Chrysler Workers Strike as Contract Talks Stall Chrysler workers are walking off the job across the United States for the first time in a decade. The strike follows stalled contract talks between the United Auto Workers union and Chrysler.
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Chrysler Workers Strike as Contract Talks Stall

Hear NPR's Frank Langfitt

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From the studios of NPR West, this is DAY TO DAY. I'm Alex Cohen.


I'm Alex Chadwick.

Coming up: murder for hire, shakedowns, kidnappings. Those are just a few of the alleged crimes committed by a bunch of rogue cops in Chicago.

COHEN: But first, thousands of Chrysler workers have walked off the job today. This is the second auto strike in recent weeks, and the first strike at Chrysler in a decade.

NPR's labor reporter Frank Langfitt is following the story. Frank, welcome back to DAY TO DAY.


COHEN: So Chrysler and the United Auto Workers had been negotiating for days. They'd been talking for about 25 hours straight when today's deadline arrived, but there's still no deal. What are the big issues here?

LANGFITT: Well, just as in the last negotiations with General Motors, it probably comes down to job security and health care. Chrysler's looking to unload about $18 billion in retiree health care. It wants to put it in a trust fund and get the union to take it over, but there could be a dispute over how much Chrysler's willing to put in there.

For the union, it's really all about job security. In this really difficult market, they're looking to save jobs. And with GM, the way they broke the strike with GM last month was they got GM to agree to a lot products in a lot plants. And then that allow the UAW to go back and get commitments from its own workers so they would, in fact, vote. And today, we're going to hear probably whether, in fact, they voted on a contract and ratified it with GM.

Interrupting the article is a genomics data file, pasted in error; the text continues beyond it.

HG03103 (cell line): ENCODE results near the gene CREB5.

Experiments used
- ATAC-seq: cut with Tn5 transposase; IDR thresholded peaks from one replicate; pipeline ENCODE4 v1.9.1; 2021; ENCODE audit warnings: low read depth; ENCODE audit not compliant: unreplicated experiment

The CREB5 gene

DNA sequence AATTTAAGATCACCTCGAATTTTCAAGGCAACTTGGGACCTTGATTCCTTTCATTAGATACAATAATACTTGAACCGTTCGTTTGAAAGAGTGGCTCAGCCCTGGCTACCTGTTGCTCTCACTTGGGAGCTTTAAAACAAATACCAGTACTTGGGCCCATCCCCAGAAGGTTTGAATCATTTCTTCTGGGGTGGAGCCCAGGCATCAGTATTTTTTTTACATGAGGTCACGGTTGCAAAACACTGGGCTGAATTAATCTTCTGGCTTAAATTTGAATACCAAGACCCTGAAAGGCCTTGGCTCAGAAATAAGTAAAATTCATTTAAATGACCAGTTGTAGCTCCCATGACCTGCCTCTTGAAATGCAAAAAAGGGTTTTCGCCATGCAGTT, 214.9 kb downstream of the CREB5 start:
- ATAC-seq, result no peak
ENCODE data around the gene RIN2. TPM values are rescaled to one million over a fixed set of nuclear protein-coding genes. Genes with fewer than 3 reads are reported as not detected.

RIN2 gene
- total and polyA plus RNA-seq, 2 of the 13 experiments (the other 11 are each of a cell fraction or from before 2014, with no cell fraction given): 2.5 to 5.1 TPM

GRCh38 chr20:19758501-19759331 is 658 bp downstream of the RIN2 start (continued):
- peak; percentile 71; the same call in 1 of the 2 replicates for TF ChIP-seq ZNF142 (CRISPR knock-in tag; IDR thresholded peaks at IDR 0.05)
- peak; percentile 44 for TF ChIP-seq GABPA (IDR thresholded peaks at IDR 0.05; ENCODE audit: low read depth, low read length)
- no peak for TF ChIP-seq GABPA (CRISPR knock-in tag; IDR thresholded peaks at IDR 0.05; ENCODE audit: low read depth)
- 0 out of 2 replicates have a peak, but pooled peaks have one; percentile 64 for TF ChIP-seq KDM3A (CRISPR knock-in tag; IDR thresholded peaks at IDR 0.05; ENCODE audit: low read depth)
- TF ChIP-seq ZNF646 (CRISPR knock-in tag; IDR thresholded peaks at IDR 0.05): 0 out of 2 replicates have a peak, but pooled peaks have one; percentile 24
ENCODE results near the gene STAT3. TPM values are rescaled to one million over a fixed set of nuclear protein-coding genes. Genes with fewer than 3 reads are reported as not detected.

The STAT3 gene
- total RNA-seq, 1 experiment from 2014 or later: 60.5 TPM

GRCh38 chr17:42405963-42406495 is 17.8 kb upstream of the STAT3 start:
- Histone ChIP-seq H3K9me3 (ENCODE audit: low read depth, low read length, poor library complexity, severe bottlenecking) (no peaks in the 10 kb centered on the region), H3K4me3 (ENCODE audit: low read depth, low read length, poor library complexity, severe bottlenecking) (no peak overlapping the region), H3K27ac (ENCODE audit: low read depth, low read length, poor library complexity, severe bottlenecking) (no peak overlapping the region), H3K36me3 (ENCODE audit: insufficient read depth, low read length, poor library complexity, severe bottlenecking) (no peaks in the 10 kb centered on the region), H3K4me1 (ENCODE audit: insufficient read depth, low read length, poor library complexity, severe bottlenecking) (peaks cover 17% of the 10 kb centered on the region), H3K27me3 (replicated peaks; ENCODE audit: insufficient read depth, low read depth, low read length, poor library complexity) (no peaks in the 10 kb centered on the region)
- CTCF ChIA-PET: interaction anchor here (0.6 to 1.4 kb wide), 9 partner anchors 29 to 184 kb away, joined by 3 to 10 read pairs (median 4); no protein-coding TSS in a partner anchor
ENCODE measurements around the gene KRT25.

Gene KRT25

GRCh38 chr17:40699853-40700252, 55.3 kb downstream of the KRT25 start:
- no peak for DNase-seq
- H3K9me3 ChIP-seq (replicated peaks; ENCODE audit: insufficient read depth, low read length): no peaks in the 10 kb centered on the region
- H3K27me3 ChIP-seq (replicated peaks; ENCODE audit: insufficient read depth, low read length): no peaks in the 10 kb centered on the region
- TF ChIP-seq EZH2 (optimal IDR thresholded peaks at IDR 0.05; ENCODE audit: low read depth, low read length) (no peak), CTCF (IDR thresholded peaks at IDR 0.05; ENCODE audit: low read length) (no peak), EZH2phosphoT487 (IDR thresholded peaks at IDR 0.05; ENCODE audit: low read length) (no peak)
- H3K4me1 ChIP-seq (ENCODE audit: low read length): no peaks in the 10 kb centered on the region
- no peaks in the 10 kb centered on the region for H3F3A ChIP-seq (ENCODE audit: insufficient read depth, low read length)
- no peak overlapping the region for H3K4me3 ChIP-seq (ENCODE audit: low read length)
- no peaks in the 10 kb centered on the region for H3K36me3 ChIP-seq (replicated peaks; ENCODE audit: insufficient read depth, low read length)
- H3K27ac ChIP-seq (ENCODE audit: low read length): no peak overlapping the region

COHEN: Are there any differences between Chrysler's negotiations with the union now and these recent talks with General Motors?

LANGFITT: Well, yeah, there's one worth looking at, and it's back in 2005. The union gave up about $340 million in health care benefits back to General Motors and Ford. But at the time, Daimler, which owned Chrysler, they were doing a lot better. They were profitable, and the union wouldn't give them the money back. And later when Daimler got rid of Chrysler and sold it to Cerberus - a private equity firm - they complained a lot about this and said it put them at a really big disadvantage. And since then, of course, Chrysler's been struggling. I mean, it lost $680 million last year. And they also have the highest wages among the Detroit three automakers, about 75 bucks an hour with wages and benefits.

COHEN: And Cerberus, this private equity firm, they just took the ownership of this company relatively recently. Is there any sense of what kind of impact this strike could have on the company and on the union?

LANGFITT: Well, one of the questions for Cerberus, especially with the job security issue, is are they willing to commit to a lot of jobs and a lot of products in plants? I mean, they're in the middle of a difficult turnaround. They're looking to actually cut some products, and these contracts last for four years. So one of the questions is would Cerberus really be willing to make the same kind of commitments that GM was willing to make? And I think that, as we hear more later today from the UAW and maybe from Cerberus, we may find out that that was a big sticking point.

COHEN: But for the time being, no concerns about PT Cruisers running out at the lots?

LANGFITT: No, not really. You know, one of the - this is kind of, you know, it tells us a lot about the way the market is today. You know, Chrysler has an average inventory of 71 days. There's not a lot of demand for a lot of their vehicles. And I think that the company could go on for a number of weeks and still do pretty well. They can still sell a lot of stuff off their lots because their lots are full of things. Now over time, some of the newer models, like Chrysler minivan and jeeps, which are really quite popular, they could run out much more quickly.

COHEN: NPR's Frank Langfitt, thanks so much.

LANGFITT: Happy to do it, Alex.

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